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The National Portrait Gallery acknowledges the Traditional Custodians of Country throughout Australia and recognises the continuing connection to lands, waters and communities. We pay our respect to Aboriginal and Torres Strait Islander cultures and to Elders both past and present.

Aboriginal and Torres Strait Islander viewers are warned that this website contains images of deceased persons.

Helena Rubinstein in a red brocade Balenciaga gown

1957
Graham Sutherland

oil on canvas (frame: 174.4 cm x 111.0 cm depth 6.7 cm, support: 156.8 cm x 92.7 cm)

Helena Rubinstein (1870?-1965), cosmetician, businesswoman and collector, arrived in Coleraine, western Victoria, from Kraków in 1896. When local women admired her skin, she is said to have set about importing pots of face cream made by a chemist in Poland, later described as ‘the celebrated Russian skin specialist Dr Lykuski’. In Melbourne, in 1902, she gained sundry loans to establish a beauty salon. There, she sold Crème Valaze, said to include rare herbs from the Carpathian Mountains, but probably comprising mostly wool fat sourced from local druggists Felton Grimwade and Co. In late 1905 she established the Valaze Institute in Collins Street, offering various beauty treatments administered by her sisters. Having expanded to Sydney and New Zealand, in 1908 she departed with £100 000, to open modern salons in London and Paris. Fleeing wartime France, she opened in New York in 1916; other stand-alone salons followed, and she established a presence in various department stores while maintaining brand and marketing control. After the war, she returned to Paris, where she collected modern art, African and Oceanic sculpture and jewellery. In 1953 she established the Helena Rubinstein Foundation, which funded Tel Aviv’s Helena Rubinstein Pavilion for Contemporary Art, and also the Helena Rubinstein travelling art scholarship in Australia, which she last visited in 1957. In 1964 she published her nonagenarian memoirs, My Life for Beauty.

Collection: National Portrait Gallery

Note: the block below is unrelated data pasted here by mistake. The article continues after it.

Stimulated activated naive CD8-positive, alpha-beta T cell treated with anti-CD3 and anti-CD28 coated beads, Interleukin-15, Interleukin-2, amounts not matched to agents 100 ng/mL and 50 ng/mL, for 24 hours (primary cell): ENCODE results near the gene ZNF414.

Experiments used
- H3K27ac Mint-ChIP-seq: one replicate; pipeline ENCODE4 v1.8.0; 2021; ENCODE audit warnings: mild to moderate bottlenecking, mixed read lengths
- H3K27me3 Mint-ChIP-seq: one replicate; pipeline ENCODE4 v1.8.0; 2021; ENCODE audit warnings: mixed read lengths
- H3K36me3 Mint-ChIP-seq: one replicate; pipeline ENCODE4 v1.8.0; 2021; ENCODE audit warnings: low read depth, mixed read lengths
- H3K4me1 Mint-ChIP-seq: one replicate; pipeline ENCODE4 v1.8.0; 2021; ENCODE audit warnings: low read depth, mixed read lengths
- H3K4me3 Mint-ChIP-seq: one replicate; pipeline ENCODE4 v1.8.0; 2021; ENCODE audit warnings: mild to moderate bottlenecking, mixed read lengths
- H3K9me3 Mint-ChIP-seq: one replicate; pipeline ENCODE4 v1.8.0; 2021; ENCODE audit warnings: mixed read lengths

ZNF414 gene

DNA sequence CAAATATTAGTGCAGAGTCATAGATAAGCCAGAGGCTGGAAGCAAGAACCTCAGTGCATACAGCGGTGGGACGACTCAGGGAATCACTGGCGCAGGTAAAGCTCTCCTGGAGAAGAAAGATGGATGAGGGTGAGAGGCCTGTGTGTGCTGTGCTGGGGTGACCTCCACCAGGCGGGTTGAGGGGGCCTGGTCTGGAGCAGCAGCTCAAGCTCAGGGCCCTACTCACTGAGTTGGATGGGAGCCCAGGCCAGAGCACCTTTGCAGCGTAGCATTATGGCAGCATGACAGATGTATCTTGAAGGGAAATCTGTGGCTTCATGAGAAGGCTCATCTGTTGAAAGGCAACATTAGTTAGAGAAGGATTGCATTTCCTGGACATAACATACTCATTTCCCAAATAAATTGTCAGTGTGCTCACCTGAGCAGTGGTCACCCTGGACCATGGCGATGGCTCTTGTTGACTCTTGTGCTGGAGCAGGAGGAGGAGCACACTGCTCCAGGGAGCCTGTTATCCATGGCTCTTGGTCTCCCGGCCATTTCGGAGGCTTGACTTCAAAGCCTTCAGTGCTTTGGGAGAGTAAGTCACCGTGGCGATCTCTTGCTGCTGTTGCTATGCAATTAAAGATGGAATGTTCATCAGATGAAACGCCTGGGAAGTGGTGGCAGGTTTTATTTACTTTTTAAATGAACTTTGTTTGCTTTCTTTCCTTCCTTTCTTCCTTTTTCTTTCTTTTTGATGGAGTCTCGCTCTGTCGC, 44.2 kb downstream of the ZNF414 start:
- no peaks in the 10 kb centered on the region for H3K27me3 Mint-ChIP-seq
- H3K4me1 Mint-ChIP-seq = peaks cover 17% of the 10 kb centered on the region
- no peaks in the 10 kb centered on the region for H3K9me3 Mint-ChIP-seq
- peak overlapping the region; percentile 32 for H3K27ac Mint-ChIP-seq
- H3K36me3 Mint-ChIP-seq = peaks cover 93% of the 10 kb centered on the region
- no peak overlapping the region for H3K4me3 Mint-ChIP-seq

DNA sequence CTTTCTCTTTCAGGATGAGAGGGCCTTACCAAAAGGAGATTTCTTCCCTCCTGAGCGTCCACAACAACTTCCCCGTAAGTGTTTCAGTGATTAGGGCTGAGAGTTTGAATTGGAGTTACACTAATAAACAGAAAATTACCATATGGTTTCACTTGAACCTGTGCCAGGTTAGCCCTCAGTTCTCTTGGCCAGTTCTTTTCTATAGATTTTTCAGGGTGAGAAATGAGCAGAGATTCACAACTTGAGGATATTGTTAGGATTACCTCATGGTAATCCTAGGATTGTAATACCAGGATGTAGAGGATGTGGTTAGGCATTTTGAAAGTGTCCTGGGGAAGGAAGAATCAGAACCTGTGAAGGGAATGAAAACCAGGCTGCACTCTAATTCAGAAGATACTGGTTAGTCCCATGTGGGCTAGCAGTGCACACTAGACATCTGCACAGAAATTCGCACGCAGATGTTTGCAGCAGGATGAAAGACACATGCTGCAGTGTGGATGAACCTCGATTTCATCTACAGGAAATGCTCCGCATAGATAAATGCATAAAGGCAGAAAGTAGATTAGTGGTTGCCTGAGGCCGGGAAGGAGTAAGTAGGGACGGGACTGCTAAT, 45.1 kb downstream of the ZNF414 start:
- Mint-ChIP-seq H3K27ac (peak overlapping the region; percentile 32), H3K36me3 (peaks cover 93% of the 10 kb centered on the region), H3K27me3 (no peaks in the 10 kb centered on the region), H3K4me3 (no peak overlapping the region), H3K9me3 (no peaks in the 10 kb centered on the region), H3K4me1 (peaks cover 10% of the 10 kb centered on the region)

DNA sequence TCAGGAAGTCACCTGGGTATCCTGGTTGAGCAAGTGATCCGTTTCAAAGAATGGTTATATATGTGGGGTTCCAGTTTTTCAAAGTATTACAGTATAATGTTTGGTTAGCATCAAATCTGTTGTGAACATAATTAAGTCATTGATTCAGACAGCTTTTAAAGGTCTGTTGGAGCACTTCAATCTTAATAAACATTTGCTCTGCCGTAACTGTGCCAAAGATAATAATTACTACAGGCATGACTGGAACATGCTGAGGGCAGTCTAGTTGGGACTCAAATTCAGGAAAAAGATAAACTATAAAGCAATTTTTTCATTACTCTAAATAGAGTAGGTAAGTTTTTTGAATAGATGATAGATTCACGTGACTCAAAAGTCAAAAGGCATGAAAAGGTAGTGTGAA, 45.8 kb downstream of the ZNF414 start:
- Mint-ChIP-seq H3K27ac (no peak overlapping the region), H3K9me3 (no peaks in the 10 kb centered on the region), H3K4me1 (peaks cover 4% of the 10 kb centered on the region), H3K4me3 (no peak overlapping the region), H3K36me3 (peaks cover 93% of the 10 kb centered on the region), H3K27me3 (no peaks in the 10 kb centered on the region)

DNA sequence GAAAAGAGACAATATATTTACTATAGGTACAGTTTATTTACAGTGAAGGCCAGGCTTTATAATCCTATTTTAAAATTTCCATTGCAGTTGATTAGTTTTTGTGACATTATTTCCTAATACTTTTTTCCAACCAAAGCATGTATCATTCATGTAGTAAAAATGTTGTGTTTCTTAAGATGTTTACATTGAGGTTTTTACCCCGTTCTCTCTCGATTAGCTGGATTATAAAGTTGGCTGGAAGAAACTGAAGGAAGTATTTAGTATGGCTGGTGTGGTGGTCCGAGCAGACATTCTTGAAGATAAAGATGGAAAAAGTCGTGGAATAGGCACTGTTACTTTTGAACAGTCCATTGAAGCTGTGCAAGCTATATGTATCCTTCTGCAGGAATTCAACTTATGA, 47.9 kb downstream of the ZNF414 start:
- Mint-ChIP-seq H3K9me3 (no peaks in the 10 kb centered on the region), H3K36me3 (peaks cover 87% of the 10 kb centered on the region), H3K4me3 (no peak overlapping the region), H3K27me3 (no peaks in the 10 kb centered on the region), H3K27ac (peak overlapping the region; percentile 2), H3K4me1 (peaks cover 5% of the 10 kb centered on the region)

Purchased with funds provided by Marilyn Darling AC, Tim Fairfax AC and the Sid and Fiona Myer Family Foundation 2015
© Estate of Graham Sutherland

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Audio description

3 minutes 11 seconds
Show transcript

Artist and subject

Graham Sutherland (age 54 in 1957)

Helena Rubinstein (age 87 in 1957)

Subject professions

Business, trades and industry

Supported by

Tim Fairfax AC (53 portraits supported)

Marilyn Darling AC (30 portraits supported)

Sid and Fiona Myer Family Foundation (6 portraits supported)

Related information

Little faces

10:30am, Wed 23 Jun – Fri 25 Jun

Little faces is for babies and toddlers (with their grown up) to play, sing and have fun discovering a portrait together.

The Companion

Permanent collection catalogue

Café and shop

On one level The Companion talks about the most famous and frontline Australians, but on another it tells us about ourselves: who we read, who we watch, who we listen to, who we cheer for, who we aspire to be, and who we'll never forget. The Companion is available to buy online and in the Portrait Gallery Store.

Study in scarlet

Magazine article by Angus Trumble, 2018

Angus Trumble reflects on the force of nature that was Helena Rubinstein.

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The National Portrait Gallery acknowledges the Traditional Custodians of Country throughout Australia and recognises the continuing connection to lands, waters and communities. We pay our respect to Aboriginal and Torres Strait Islander cultures and to Elders both past and present.

Aboriginal and Torres Strait Islander viewers are warned that this website contains images of deceased persons.

The National Portrait Gallery is an Australian Government Agency